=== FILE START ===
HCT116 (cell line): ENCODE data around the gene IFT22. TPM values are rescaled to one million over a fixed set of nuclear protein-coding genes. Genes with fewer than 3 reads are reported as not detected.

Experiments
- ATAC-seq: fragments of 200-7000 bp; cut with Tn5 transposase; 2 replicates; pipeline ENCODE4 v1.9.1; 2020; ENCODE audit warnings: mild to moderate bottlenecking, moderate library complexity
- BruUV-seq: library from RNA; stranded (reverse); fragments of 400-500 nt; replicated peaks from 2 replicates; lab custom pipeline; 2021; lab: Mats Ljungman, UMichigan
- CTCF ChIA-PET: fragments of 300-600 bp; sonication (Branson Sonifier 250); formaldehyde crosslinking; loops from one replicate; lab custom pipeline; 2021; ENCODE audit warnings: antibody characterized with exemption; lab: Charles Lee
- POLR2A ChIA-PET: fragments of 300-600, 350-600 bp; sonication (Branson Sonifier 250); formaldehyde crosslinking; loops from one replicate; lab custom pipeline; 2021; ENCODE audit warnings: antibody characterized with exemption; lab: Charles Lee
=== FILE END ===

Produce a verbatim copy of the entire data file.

HCT116 (cell line): ENCODE data around the gene IFT22. TPM values are rescaled to one million over a fixed set of nuclear protein-coding genes. Genes with fewer than 3 reads are reported as not detected.

Experiments
- ATAC-seq: fragments of 200-7000 bp; cut with Tn5 transposase; 2 replicates; pipeline ENCODE4 v1.9.1; 2020; ENCODE audit warnings: mild to moderate bottlenecking, moderate library complexity
- BruUV-seq: library from RNA; stranded (reverse); fragments of 400-500 nt; replicated peaks from 2 replicates; lab custom pipeline; 2021; lab: Mats Ljungman, UMichigan
- CTCF ChIA-PET: fragments of 300-600 bp; sonication (Branson Sonifier 250); formaldehyde crosslinking; loops from one replicate; lab custom pipeline; 2021; ENCODE audit warnings: antibody characterized with exemption; lab: Charles Lee
- POLR2A ChIA-PET: fragments of 300-600, 350-600 bp; sonication (Branson Sonifier 250); formaldehyde crosslinking; loops from one replicate; lab custom pipeline; 2021; ENCODE audit warnings: antibody characterized with exemption; lab: Charles Lee